The most important part of your salad is the greens. Bypass the standby iceberg lettuce as the base of your salad and try flavorful leafy greens such as romaine, arugula, baby spinach, watercress, cabbage, Swiss chard, endive, dandelion greens, escarole, butter lettuce, or any other interesting green you see at your local market. Be sure to throw in some fresh herbs, too.
Plain greens, regardless of type, won't make a satisfying salad alone. Make your salad more satisfying by adding a healthy, hearty protein. Chicken is by far one of the most popular additions for a salad, but salty slices of prosciutto and ham, or tender chunks of turkey also work well. Grilled or broiled seafood is a healthy choice, as is canned tuna, salmon, crab, shrimp, or even anchovies, if you are short on prep time.
You can be extra creative with your salad by adding duck, pork or beef — these are especially good for entrÃ©e salads — or opt for meat-free alternatives such as baked tofu, tempeh, beans and legumes. Wedges of hard-cooked eggs are a satisfying high-protein alternative, too.
Loading your salad with vegetables is a low-calorie way to add different tastes, textures and nutrients. Try fresh or sauteed sliced mushrooms, grated carrots, jicama, cucumbers, grilled eggplant and zucchini or any of your favorite vegetables. Visit your farmer's market and take advantage of the freshly picked spring and summer bounty.
Tomatoes and avocadoes, though often thought to be veggies, are excellent fruit for salads. Dried fruit, such as raisins, prunes, craisins and dried apricots can add a nice chewy texture. Fresh fruit like grapes, berries, citrus and even banana can give your salad a deliciously refreshing quality. Spring and summer offer an abundant of fruit choices, giving you many tasty and naturally sweet options.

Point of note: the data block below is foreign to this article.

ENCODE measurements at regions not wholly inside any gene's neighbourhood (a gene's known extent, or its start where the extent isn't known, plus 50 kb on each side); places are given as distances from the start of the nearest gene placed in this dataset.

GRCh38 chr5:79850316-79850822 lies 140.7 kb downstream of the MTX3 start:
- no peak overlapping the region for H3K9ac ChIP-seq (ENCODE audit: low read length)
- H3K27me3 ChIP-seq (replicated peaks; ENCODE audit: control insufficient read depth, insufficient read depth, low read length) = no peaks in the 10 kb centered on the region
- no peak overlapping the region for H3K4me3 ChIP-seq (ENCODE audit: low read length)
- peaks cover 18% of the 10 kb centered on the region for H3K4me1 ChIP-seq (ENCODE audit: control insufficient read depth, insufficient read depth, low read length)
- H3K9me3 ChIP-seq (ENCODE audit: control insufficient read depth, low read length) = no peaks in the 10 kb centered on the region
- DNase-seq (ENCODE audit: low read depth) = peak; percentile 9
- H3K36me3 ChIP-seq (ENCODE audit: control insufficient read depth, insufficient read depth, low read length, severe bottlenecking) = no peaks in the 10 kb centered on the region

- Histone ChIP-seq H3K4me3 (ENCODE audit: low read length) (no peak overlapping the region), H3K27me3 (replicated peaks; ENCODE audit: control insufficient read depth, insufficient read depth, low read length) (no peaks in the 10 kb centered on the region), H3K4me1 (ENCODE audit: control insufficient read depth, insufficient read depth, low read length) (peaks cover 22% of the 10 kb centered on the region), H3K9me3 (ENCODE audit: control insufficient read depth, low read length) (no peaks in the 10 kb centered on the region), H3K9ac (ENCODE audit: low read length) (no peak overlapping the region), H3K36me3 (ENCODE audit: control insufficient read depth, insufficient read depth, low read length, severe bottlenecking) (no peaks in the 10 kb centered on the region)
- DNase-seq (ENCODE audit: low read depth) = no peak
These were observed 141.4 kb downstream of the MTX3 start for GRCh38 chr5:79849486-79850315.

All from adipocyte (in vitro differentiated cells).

The many types of nuts give you the opportunity to add a crunchy array of different flavors and nutrients to your salad dish. However, don't add too many if you are counting calories because, despite being healthy, nuts are also high in fat and calories.
Whether it's grated Parmesan (on a Caesar salad), fresh mozzarella (with tomatoes and fresh basil), or creamy brie (which deliciously pairs with fruit and nuts), cheese adds a delectable richness to salads while providing a good dose of calcium and other nutrients. Just be sure to watch how much you add, because cheese is also high in calories and fat. Add just enough to enjoy the satisfying flavors different cheeses have to offer.
Skip the store-bought croutons and make your own. All you need is some day-old bread (cut into cubes), a little olive oil, and herbs of your choice. Simply toss together and bake in the oven for a few minutes until they are toasty. Let cool completely and store in an airtight container for future salads.
The final garnish on a salad is the dressing. You can opt for store-bought, which is convenient, but making your own will really make your salad super. Try a few teaspoons of good extra-virgin olive oil with a little salt and pepper and a few splashes of balsamic vinegar. You can also use recipes for classic salad dressings like Caesar, Ranch, or Thousand Island. Salsa also makes a great low-fat, low-calorie dressing.
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